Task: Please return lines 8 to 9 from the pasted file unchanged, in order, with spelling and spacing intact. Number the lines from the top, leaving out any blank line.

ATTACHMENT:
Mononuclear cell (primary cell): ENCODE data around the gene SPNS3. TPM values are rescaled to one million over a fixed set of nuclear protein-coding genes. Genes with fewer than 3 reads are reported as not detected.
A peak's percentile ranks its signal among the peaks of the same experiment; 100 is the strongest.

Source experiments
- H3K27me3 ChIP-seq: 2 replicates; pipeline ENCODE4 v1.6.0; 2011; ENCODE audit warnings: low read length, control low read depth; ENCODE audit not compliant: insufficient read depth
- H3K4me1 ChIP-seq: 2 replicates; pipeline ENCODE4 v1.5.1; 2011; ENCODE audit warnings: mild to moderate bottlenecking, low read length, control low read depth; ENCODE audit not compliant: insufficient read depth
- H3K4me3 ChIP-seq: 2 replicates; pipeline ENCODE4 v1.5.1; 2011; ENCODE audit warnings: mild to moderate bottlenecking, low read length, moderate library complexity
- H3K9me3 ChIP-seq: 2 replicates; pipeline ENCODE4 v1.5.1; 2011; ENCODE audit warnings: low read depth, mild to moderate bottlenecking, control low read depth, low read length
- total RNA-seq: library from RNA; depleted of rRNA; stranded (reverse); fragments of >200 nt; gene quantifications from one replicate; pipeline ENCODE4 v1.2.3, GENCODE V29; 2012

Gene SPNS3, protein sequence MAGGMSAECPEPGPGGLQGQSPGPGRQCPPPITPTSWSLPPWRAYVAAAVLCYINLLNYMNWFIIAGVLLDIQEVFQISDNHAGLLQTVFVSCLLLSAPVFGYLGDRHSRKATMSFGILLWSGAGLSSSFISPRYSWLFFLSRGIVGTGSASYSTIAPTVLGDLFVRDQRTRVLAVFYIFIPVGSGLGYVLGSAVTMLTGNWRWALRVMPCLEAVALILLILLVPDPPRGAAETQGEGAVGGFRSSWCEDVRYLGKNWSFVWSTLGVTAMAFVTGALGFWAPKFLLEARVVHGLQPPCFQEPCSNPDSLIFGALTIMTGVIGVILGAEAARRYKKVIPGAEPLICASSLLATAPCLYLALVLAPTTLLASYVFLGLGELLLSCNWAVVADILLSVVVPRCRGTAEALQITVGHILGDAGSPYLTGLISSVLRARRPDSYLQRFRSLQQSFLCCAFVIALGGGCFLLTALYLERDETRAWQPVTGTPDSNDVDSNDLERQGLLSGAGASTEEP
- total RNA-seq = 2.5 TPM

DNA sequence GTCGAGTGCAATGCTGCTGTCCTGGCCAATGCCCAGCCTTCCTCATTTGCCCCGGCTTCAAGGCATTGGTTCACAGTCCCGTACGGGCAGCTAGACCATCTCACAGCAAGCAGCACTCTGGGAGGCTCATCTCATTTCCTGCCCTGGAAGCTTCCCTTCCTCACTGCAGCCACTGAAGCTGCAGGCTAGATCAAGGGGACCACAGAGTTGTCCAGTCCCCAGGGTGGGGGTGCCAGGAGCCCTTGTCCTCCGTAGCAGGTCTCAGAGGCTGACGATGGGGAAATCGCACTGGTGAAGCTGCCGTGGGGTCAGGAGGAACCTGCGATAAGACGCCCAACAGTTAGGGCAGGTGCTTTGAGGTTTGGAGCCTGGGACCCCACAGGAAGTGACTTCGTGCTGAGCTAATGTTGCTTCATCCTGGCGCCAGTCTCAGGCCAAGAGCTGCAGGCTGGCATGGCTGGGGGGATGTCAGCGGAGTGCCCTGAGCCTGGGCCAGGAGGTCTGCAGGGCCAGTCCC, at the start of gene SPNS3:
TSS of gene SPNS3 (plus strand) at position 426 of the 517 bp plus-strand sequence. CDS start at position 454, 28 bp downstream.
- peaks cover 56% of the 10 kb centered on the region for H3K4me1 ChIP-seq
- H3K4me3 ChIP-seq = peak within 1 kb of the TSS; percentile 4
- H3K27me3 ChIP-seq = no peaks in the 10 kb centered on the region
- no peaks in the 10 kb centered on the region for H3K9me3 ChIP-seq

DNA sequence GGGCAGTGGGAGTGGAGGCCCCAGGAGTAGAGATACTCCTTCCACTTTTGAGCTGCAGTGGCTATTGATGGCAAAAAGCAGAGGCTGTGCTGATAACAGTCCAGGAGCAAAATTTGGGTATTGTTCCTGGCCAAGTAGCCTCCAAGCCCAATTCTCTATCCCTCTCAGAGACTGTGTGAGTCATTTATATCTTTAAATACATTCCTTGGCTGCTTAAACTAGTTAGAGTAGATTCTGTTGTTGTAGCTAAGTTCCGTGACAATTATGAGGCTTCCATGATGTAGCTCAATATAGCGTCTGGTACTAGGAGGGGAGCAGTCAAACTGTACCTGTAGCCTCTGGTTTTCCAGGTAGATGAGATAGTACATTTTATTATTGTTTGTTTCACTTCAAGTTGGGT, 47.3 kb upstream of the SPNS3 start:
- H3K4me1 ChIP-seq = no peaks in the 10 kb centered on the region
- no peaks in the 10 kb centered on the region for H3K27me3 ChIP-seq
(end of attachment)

- total RNA-seq: library from RNA; depleted of rRNA; stranded (reverse); fragments of >200 nt; gene quantifications from one replicate; pipeline ENCODE4 v1.2.3, GENCODE V29; 2012

Gene SPNS3, protein sequence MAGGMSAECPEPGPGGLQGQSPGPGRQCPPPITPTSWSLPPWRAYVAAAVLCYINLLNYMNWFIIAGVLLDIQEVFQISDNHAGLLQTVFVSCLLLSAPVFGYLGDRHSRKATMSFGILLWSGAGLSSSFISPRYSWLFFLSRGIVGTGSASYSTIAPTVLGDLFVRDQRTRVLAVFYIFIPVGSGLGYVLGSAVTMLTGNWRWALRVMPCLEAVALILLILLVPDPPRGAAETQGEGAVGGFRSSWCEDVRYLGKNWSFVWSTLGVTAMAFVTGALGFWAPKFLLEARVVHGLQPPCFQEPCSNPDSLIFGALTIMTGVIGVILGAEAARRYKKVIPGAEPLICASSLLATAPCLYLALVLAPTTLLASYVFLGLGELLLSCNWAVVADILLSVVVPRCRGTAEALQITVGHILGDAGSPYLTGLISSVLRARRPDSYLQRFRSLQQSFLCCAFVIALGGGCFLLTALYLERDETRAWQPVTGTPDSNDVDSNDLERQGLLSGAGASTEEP